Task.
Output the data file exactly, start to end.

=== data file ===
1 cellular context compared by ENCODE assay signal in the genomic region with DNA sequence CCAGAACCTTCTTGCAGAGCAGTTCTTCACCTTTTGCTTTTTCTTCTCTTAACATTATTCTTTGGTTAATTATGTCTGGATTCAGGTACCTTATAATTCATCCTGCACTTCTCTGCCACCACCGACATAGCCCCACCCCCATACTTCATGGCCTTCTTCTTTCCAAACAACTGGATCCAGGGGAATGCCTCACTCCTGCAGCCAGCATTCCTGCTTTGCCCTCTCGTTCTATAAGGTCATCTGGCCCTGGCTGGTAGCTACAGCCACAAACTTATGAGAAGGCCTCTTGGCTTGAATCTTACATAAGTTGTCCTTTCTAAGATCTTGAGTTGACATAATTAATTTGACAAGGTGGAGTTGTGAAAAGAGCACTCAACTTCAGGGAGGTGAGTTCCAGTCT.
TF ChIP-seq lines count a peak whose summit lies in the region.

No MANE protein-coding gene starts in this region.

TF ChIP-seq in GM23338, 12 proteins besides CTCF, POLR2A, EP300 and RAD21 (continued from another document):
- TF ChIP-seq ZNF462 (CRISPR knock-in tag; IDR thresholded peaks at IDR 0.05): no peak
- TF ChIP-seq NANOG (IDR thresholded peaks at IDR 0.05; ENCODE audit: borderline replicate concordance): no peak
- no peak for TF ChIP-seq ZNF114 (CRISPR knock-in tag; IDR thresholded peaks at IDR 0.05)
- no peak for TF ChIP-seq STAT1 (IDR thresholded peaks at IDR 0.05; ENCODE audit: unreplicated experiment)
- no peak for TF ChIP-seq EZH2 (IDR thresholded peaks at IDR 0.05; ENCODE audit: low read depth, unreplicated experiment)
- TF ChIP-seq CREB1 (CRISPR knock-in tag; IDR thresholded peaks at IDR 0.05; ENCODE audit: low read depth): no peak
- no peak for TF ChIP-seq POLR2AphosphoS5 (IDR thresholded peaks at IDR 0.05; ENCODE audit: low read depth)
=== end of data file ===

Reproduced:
1 cellular context compared by ENCODE assay signal in the genomic region with DNA sequence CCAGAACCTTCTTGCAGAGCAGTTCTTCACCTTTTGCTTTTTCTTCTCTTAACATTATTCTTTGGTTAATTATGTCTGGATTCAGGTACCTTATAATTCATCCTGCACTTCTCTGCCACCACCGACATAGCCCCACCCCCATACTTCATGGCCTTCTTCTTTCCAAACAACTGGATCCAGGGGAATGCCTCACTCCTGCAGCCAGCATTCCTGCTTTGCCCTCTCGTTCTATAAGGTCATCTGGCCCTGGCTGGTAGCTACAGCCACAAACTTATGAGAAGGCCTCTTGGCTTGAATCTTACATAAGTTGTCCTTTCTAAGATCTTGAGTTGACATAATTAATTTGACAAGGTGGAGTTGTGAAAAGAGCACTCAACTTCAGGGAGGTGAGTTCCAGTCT.
TF ChIP-seq lines count a peak whose summit lies in the region.

No MANE protein-coding gene starts in this region.

TF ChIP-seq in GM23338, 12 proteins besides CTCF, POLR2A, EP300 and RAD21 (continued from another document):
- TF ChIP-seq ZNF462 (CRISPR knock-in tag; IDR thresholded peaks at IDR 0.05): no peak
- TF ChIP-seq NANOG (IDR thresholded peaks at IDR 0.05; ENCODE audit: borderline replicate concordance): no peak
- no peak for TF ChIP-seq ZNF114 (CRISPR knock-in tag; IDR thresholded peaks at IDR 0.05)
- no peak for TF ChIP-seq STAT1 (IDR thresholded peaks at IDR 0.05; ENCODE audit: unreplicated experiment)
- no peak for TF ChIP-seq EZH2 (IDR thresholded peaks at IDR 0.05; ENCODE audit: low read depth, unreplicated experiment)
- TF ChIP-seq CREB1 (CRISPR knock-in tag; IDR thresholded peaks at IDR 0.05; ENCODE audit: low read depth): no peak
- no peak for TF ChIP-seq POLR2AphosphoS5 (IDR thresholded peaks at IDR 0.05; ENCODE audit: low read depth)